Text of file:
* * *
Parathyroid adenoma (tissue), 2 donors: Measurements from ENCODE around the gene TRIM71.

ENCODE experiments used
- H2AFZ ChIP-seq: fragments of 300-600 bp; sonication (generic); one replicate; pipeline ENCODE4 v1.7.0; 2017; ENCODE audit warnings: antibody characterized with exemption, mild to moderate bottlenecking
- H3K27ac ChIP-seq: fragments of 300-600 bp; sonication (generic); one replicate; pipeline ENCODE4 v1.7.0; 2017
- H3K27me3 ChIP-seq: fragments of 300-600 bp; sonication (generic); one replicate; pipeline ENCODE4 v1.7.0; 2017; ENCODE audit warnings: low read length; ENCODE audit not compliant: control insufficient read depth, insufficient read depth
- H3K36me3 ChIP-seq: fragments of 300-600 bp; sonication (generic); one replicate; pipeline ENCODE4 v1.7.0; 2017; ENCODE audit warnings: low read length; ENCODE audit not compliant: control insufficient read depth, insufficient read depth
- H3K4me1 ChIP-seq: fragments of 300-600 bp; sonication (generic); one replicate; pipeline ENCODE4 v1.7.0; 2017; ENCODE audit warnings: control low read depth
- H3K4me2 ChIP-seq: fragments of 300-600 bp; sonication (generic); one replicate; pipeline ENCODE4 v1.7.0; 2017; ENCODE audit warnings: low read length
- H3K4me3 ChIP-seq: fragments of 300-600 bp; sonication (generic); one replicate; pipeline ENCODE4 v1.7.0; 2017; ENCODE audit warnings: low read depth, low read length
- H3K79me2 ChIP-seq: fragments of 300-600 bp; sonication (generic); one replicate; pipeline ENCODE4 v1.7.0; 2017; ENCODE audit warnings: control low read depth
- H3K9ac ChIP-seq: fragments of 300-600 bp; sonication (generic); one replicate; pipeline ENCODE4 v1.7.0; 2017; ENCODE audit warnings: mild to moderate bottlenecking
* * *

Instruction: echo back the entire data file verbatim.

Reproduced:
Parathyroid adenoma (tissue), 2 donors: Measurements from ENCODE around the gene TRIM71.

ENCODE experiments used
- H2AFZ ChIP-seq: fragments of 300-600 bp; sonication (generic); one replicate; pipeline ENCODE4 v1.7.0; 2017; ENCODE audit warnings: antibody characterized with exemption, mild to moderate bottlenecking
- H3K27ac ChIP-seq: fragments of 300-600 bp; sonication (generic); one replicate; pipeline ENCODE4 v1.7.0; 2017
- H3K27me3 ChIP-seq: fragments of 300-600 bp; sonication (generic); one replicate; pipeline ENCODE4 v1.7.0; 2017; ENCODE audit warnings: low read length; ENCODE audit not compliant: control insufficient read depth, insufficient read depth
- H3K36me3 ChIP-seq: fragments of 300-600 bp; sonication (generic); one replicate; pipeline ENCODE4 v1.7.0; 2017; ENCODE audit warnings: low read length; ENCODE audit not compliant: control insufficient read depth, insufficient read depth
- H3K4me1 ChIP-seq: fragments of 300-600 bp; sonication (generic); one replicate; pipeline ENCODE4 v1.7.0; 2017; ENCODE audit warnings: control low read depth
- H3K4me2 ChIP-seq: fragments of 300-600 bp; sonication (generic); one replicate; pipeline ENCODE4 v1.7.0; 2017; ENCODE audit warnings: low read length
- H3K4me3 ChIP-seq: fragments of 300-600 bp; sonication (generic); one replicate; pipeline ENCODE4 v1.7.0; 2017; ENCODE audit warnings: low read depth, low read length
- H3K79me2 ChIP-seq: fragments of 300-600 bp; sonication (generic); one replicate; pipeline ENCODE4 v1.7.0; 2017; ENCODE audit warnings: control low read depth
- H3K9ac ChIP-seq: fragments of 300-600 bp; sonication (generic); one replicate; pipeline ENCODE4 v1.7.0; 2017; ENCODE audit warnings: mild to moderate bottlenecking